- A new study focusing on personality changes in dogs finds that dogs tend to stop novelty-seeking around age three and experience personality changes up until age six.
- Dogs tend to become jaded about new places and experiences after they reach the age of three.
- The study shows that personality changes in dogs are a lot like those in humans.
Human personalities tend to change over time. It’s rarely an abrupt change, but over the course of several decades, our outlook on life and our opinions about various things shift in a way that shapes our personality in new ways. Around four or five decades into our lives, some people experience a profound and sometimes unsettling realization that their lives are roughly half-over, and a “mid-life crisis” can ensue.
As it turns out, man’s best friend experiences similar changes in personality, though on a much shorter timeframe than humans. In a new study published in Scientific Reports, researchers reveal that dogs tend to undergo a shift in their perception of the world at a relatively predictable point in the lives, and that change makes them less interested in new experiences and, in a way, more jaded.
The researchers came up with an experiment to track canine personalities across over 200 dogs of the same breed. The team chose Border collies, which are known to be incredibly smart, and their ages ranged from less than a year old to 15 years of age.
The study examined how interested the dogs were in new experiences and surroundings by introducing them to rooms that they were not familiar with. The scientists carried out a number of tests on the dogs, tracking various behavior such as how willing the dogs were to explore their new environment, how they greeted someone unknown to them, how they dealt with separation and isolation, how obedient the dogs were, and how they dealt with threatening gestures. This is just an abbreviated list of the testing parameters, and there were several more that the researchers carried out.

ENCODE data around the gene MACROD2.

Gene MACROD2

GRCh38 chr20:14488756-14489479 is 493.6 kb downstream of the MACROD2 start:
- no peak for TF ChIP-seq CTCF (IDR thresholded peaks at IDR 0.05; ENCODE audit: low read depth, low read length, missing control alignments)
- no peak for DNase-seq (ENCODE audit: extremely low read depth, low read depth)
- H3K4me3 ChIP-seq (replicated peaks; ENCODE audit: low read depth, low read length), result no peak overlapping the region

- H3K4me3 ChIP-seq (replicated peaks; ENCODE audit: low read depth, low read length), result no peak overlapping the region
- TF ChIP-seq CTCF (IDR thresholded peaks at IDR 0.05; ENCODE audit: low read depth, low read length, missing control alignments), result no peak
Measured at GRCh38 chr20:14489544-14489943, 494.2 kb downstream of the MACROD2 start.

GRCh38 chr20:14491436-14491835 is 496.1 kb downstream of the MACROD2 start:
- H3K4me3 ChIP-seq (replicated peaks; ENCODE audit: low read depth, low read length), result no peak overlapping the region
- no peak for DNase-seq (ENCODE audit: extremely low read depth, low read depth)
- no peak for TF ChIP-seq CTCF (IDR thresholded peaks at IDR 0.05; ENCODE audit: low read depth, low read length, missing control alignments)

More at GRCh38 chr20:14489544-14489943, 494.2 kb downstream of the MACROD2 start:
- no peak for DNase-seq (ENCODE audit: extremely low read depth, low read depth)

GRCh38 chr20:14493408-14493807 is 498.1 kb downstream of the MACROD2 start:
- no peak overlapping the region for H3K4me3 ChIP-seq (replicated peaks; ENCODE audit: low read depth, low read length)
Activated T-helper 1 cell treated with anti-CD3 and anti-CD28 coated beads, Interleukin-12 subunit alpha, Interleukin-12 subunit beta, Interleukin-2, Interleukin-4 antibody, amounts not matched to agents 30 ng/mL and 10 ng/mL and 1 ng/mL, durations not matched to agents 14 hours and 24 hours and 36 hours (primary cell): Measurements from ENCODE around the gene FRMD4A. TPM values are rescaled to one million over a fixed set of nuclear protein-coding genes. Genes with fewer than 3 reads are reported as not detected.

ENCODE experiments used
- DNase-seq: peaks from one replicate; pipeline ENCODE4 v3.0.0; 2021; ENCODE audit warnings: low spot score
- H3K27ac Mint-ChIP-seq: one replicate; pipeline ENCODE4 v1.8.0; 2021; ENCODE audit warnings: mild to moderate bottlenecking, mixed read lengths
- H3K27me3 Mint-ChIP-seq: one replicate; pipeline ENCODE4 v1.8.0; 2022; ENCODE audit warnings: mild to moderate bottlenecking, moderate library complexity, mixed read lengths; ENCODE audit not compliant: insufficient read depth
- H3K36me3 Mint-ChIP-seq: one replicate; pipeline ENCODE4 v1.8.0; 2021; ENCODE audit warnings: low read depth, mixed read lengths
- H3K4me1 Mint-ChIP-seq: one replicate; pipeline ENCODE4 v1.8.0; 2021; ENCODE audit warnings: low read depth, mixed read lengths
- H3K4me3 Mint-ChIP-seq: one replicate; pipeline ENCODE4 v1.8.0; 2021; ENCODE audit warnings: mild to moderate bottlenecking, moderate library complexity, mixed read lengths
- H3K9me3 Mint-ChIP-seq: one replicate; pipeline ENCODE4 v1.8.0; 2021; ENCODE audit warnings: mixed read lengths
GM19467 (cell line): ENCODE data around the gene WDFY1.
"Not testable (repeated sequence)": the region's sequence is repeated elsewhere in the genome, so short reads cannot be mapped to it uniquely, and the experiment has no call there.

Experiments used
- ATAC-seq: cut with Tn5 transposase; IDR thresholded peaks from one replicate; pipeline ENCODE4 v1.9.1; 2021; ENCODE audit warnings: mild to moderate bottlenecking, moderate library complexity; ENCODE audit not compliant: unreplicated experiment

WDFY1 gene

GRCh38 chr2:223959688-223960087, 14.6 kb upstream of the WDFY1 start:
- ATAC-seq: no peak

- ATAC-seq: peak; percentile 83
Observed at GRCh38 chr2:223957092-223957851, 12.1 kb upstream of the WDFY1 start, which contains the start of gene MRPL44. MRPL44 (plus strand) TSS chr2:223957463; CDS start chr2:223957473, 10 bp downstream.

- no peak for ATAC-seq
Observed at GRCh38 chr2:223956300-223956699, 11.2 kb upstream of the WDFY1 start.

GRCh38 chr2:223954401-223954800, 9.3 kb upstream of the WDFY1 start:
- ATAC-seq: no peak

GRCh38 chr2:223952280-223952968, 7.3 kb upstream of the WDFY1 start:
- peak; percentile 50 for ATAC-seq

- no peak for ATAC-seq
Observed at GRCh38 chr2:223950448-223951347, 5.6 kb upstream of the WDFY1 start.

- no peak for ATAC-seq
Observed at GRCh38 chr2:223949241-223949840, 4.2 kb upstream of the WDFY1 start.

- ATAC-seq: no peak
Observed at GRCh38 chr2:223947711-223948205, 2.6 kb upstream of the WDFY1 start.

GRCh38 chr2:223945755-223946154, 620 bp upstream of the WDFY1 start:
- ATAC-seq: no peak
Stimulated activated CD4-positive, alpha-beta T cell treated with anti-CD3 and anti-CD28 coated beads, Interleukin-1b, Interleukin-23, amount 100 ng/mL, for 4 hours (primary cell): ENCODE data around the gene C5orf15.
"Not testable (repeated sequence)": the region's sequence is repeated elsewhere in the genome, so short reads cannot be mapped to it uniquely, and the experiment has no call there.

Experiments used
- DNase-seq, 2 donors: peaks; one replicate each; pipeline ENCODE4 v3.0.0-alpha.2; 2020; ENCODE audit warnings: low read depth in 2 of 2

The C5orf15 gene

Ultimately, the researchers wanted to paint a picture of each dog’s personality at their specific stage in life. The team even conducted follow-up research four years after the initial testing to see how the personality of the dogs may have changed during that time period.
The researchers were able to identify a number of interesting quirks in canine personality, but one of the most important findings is that dogs tend to be less interested in new things after the age of three. This change was predictable, even in the dogs that hadn’t yet reached that age, and follow-up testing confirmed the change at roughly the same time in each dog’s life.
What they also discovered is that by the time a dog reaches the age of six, their personality is much less likely to dramatically change going forward. It’s not set in stone, of course, and there were individual personality quirks that were observed with certain dogs and not with others, but overall, dogs that reach the age of six are likely to maintain a steady personality for the rest of their lives.